One would think that after a four-year stint in Osaka, and Tadao Ando’s luminary practice, Tokyo-born and trained Shunri Nishizawa might return to his native metropolitan environs to ply his trade.
On the contrary, he packed his bags and sought out, quite literally, the greener pastures of a developing Vietnam.
“I was interested in the possibility of an Asian livelihood, philosophy and architecture, and to deepen that understanding meant to practice abroad,” Nishizawa recollects.
A potential collaboration with Vo Trong Nghia, a close friend and fellow Tokyo University alumnus, offered precisely that overseas exposure. The rest is history.
Fast forward 10 years, and now helming NishizawaArchitects in Ho Chi Minh City, the Japanese architect boasts an impressive portfolio, predominantly housing with select pieces of commercial and industrial work.
The buildings are of a contemporary style; qualities of structural minimalism and daylight are prevalent, a nod to Ando’s influence.
Yet, Nishizawa’s designs bear his distinctive trademark. The Binh Thanh and Thong houses, with their permutations of permeable shading devices, are defined by voluminous spaces courtesy of staggered concrete planes.
“Big openings and high ceilings are natural when we think about space in the tropics,” he remarks.
Two mainstays of tropical architecture, shallow pools and an abundance of foliage, complement his structured forms.
And while that green-fingered sensitivity is part-passion (he had seen himself a gardener earlier on), it is also part-learned, stemming from weekend excursions to Kyoto’s famous temples and gardens only 30 minutes away from Osaka.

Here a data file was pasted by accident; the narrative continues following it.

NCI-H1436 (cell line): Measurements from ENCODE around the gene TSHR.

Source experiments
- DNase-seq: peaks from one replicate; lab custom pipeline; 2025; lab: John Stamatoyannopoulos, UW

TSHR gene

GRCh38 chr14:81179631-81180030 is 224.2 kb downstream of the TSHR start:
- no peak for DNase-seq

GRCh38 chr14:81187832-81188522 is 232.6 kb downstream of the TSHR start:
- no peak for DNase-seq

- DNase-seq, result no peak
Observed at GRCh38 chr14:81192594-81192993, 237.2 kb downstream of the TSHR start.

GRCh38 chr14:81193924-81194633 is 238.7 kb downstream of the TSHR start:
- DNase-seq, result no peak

He explains, “For our ancestors, both buildings and gardens mediate between humans and nature. And sometimes, they even blend into each other.”
There is more to his firm’s work than just concrete and planting. “We don't have any specific materials that we stick to. We always try to find the essences of a site, not merely creating or attaching to it our own language,” he emphasizes.
He cites the Ben Thanh restaurant, a pizza place which has Japanese twists on Italian fare that are enhanced by a rugged yet refined interior; terrazzo flooring, steel fencing, tempered jalousie windows and red bricks are all sourced from the original colonial building and its surroundings.
This approach of materials by locale is conveyed in a poetic and salient house in Chau Doc, a culturally diverse border town of rice fields and shanty houses lining the Hau Giang River.
Constructed entirely from locally-sourced timber and corrugate, the linked domicile is defined by a cadence of wooden structures, supporting roofs designed to cascade light into a multi-tiered and airy modern interior.
On street front and back end, large corrugated panels pivot and hinge to control light and wind, simultaneously buffering the house during harsh monsoons.
There is also the sensitivity towards the community, mostly of low income, and shaping their perceptions of what good building can be.
“Although we felt here a beautiful balance of nature and human intelligence, the locals on the other hand could only dream of a mega-city lifestyle. Some were even ashamed of their homes being a symbol of poverty,” says Nishizawa.
“Through a thorough study of context, we tried to interpret and insert a contemporary architecture (in a way) the locals could appreciate.”
Thinking back to that initial impetus to leave his homeland, Nishizawa muses, “Overall, I feel practicing here has helped me gain a relative understanding of architecture, and life in general, in Vietnam, Japan and Asia.”
His practice remains one of constant study, underscored by a recent collaboration with the University of Shiga Prefecture into the research of local housing in the Mekong Delta, which he says “offers us a lot of hints towards understanding Asian architecture”.
It is a dedication – this continued search to find possibilities of how buildings, human life and nature can achieve equilibrium – that can only be commended.
This story first appeared in the December/January 2018/9 issue of d+a.